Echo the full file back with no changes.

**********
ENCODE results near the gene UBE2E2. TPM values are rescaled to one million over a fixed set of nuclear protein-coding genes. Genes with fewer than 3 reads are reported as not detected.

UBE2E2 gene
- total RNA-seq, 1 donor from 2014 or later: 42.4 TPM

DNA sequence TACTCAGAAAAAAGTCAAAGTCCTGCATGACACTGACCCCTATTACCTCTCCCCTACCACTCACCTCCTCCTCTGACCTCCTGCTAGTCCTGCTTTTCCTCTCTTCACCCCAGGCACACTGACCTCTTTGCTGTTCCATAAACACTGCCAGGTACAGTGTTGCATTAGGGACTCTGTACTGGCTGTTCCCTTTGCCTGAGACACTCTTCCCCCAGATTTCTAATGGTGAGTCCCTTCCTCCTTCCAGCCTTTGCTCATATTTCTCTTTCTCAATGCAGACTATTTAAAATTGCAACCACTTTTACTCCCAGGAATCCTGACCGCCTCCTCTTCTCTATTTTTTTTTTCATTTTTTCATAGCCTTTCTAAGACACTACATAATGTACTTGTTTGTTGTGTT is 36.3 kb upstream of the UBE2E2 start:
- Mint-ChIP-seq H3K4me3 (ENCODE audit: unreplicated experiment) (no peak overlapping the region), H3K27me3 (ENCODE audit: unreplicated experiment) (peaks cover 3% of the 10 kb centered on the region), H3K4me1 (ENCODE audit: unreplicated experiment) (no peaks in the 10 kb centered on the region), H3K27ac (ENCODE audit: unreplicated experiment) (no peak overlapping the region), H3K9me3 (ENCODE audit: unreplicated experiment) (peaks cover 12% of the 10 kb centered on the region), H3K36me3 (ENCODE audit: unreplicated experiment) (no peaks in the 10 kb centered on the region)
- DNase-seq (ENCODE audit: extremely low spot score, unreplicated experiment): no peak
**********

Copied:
ENCODE results near the gene UBE2E2. TPM values are rescaled to one million over a fixed set of nuclear protein-coding genes. Genes with fewer than 3 reads are reported as not detected.

UBE2E2 gene
- total RNA-seq, 1 donor from 2014 or later: 42.4 TPM

DNA sequence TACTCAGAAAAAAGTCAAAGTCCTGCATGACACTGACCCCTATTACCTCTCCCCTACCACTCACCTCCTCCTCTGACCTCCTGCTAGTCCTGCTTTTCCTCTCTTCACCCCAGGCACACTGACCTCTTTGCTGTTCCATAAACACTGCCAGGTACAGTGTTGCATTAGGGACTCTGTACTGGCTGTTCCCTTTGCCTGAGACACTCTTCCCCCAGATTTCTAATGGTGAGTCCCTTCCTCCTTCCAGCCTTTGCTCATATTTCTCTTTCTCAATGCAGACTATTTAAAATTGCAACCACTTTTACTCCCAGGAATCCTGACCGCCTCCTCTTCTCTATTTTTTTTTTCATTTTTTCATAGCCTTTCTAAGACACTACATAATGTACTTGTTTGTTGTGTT is 36.3 kb upstream of the UBE2E2 start:
- Mint-ChIP-seq H3K4me3 (ENCODE audit: unreplicated experiment) (no peak overlapping the region), H3K27me3 (ENCODE audit: unreplicated experiment) (peaks cover 3% of the 10 kb centered on the region), H3K4me1 (ENCODE audit: unreplicated experiment) (no peaks in the 10 kb centered on the region), H3K27ac (ENCODE audit: unreplicated experiment) (no peak overlapping the region), H3K9me3 (ENCODE audit: unreplicated experiment) (peaks cover 12% of the 10 kb centered on the region), H3K36me3 (ENCODE audit: unreplicated experiment) (no peaks in the 10 kb centered on the region)
- DNase-seq (ENCODE audit: extremely low spot score, unreplicated experiment): no peak